Understanding Employee Benefits and key developments in the employee benefits field and items of interest to our clients. MORE

As noted in my previous Blog entries regarding the ERISA Section 408(b)(2) fee disclosures from covered service providers to plan fiduciaries, the original disclosures were required by July 1, 2012. Since that time, the U.S. Department of Labor (DOL) has been requesting copies of the required disclosures from plan sponsors during retirement plan examinations. As a result of these reviews, the Department of Labor has now issued a proposed amendment to ERISA regulations Section 2550.408b-2 which would add an additional disclosure requirement, specifically a “guide” which it describes as, “a tool to effectively make use of the required disclosures.”

In the Department’s view, the disclosure statements that have been prepared and issued by covered service providers (investment advisors, third-party record-keepers and corporate trustees), have been difficult for fiduciaries to interpret and lack “clarity and specificity”. In the Department’s view, such a guide would in essence be a compilation into a single document, all of the information contained in the existing multiple documents which the current disclosures incorporate by reference. The Department believes that “a guide will assist responsible plan fiduciaries for these plans in finding information that ERISA requires them to assess in evaluating both the reasonableness of the compensation to be paid for plan services and potential conflicts of interest that may affect the performance of those services.”  Unless the plan fiduciaries receive the disclosures, review them and determine that the fees for covered services are reasonable, payment of the fees from the plan would be a prohibited transaction under ERISA and the Tax Code.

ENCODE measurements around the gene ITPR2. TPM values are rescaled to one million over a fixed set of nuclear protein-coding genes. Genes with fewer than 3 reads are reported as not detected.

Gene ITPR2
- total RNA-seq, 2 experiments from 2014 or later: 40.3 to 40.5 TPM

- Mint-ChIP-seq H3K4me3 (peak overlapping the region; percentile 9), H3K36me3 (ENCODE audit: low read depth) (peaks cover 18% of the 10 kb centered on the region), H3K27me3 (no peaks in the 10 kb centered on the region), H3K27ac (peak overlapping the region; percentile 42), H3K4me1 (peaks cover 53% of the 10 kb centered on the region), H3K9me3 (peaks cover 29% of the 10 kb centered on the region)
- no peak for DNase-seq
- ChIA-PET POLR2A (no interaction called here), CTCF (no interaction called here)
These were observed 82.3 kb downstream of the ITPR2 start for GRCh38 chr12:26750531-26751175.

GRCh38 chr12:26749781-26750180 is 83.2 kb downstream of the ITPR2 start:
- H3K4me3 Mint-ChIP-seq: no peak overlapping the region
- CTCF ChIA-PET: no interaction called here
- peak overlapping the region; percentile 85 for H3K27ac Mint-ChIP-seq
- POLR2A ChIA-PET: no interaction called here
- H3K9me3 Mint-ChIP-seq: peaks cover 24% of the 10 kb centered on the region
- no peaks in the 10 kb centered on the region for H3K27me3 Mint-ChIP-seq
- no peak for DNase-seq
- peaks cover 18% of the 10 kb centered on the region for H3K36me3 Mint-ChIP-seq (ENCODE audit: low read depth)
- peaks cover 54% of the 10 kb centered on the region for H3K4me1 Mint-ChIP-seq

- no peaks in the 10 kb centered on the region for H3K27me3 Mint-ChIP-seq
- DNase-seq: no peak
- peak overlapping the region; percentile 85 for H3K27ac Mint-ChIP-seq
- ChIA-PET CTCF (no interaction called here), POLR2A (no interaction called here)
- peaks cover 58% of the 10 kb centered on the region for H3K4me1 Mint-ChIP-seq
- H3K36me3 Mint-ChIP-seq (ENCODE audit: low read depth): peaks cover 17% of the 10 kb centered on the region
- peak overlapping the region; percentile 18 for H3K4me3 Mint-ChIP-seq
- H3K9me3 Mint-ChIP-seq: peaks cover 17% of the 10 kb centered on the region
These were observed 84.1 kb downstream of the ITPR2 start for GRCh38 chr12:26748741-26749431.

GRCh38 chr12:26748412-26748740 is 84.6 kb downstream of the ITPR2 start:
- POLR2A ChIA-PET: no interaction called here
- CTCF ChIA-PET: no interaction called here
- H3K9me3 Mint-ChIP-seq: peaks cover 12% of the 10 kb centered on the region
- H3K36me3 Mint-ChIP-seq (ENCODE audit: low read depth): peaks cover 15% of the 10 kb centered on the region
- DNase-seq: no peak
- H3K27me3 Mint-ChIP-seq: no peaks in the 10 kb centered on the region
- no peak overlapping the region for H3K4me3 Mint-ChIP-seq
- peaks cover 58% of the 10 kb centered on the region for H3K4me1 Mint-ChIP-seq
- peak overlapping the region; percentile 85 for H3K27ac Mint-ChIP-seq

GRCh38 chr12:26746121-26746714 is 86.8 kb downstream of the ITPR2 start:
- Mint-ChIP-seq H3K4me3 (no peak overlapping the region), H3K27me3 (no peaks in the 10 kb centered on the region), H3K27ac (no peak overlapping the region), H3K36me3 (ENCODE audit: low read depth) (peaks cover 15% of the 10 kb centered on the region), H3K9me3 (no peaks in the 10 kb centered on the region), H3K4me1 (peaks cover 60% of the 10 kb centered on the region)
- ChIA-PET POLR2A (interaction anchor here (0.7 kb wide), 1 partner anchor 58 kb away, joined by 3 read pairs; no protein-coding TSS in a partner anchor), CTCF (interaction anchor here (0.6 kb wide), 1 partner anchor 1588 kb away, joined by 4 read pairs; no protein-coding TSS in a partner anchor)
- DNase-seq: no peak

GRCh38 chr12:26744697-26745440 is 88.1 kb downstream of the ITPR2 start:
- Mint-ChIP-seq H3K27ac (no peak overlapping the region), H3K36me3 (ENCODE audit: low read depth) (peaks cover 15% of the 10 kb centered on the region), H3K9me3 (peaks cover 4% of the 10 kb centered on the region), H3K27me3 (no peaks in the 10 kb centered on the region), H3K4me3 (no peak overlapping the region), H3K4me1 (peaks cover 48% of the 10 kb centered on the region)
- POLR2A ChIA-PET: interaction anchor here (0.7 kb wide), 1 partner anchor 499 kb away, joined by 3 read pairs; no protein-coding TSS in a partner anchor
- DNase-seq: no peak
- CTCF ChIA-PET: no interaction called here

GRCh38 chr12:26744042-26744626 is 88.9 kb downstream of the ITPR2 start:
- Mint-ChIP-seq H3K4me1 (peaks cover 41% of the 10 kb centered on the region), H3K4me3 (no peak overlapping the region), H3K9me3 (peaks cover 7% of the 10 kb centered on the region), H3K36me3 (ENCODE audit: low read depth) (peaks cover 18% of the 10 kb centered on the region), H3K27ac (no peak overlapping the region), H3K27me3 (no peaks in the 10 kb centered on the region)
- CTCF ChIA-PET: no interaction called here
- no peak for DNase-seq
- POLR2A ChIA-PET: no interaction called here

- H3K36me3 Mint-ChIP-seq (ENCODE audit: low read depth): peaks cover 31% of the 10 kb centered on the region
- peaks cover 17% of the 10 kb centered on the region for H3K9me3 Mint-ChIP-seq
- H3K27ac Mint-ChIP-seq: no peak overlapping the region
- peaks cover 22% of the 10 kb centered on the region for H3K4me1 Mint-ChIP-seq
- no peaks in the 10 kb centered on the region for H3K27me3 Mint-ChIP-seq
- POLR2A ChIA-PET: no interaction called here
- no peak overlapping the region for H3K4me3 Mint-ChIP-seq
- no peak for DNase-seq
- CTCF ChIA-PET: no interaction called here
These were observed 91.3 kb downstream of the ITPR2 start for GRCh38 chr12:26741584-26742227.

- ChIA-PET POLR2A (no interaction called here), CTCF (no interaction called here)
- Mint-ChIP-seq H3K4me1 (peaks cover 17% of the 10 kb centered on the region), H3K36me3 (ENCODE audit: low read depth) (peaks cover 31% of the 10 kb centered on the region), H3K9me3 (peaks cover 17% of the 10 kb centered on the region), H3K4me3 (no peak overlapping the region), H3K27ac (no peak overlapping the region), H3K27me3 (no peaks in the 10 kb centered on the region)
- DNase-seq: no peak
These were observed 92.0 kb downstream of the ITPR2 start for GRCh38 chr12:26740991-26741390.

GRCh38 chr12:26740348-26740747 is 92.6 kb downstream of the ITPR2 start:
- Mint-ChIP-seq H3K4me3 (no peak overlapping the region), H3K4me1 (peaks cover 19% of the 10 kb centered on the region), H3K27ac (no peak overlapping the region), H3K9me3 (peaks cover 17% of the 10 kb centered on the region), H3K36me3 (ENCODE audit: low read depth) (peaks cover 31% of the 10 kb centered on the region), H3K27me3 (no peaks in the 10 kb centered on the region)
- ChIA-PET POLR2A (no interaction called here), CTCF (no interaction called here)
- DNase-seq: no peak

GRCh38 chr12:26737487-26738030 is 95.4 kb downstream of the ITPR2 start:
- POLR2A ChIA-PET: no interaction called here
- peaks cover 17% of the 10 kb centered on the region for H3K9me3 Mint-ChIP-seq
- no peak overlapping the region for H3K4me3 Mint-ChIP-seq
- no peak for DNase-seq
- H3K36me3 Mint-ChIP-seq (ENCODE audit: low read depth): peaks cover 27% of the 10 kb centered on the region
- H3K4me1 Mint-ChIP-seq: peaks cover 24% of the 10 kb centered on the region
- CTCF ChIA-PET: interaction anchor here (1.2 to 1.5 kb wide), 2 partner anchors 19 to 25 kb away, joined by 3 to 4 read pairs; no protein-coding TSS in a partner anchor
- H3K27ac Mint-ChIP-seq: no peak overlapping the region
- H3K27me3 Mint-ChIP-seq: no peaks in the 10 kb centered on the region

The proposed amendment to the regulation would require the service provider to furnish the guide if the initial disclosures are contained in multiple or lengthy documents. The Department is requesting comments with respect to the number of pages that would qualify a disclosure as being “lengthy” or although the disclosure is contained in multiple documents, a maximum number of pages that would be allowed without having to provide the guide. The DOL is also considering rules for electronic delivery of the guide, including direct links to the information in the other referenced documents. Comments to the proposed regulation are invited and will be accepted up to 90 days after the regulations are published in the Federal Register. The proposed regulation can be found at: http://webapps.dol.gov/FederalRegister/HtmlDisplay.aspx?DocId=27415&AgencyId=8&DocumentType=1

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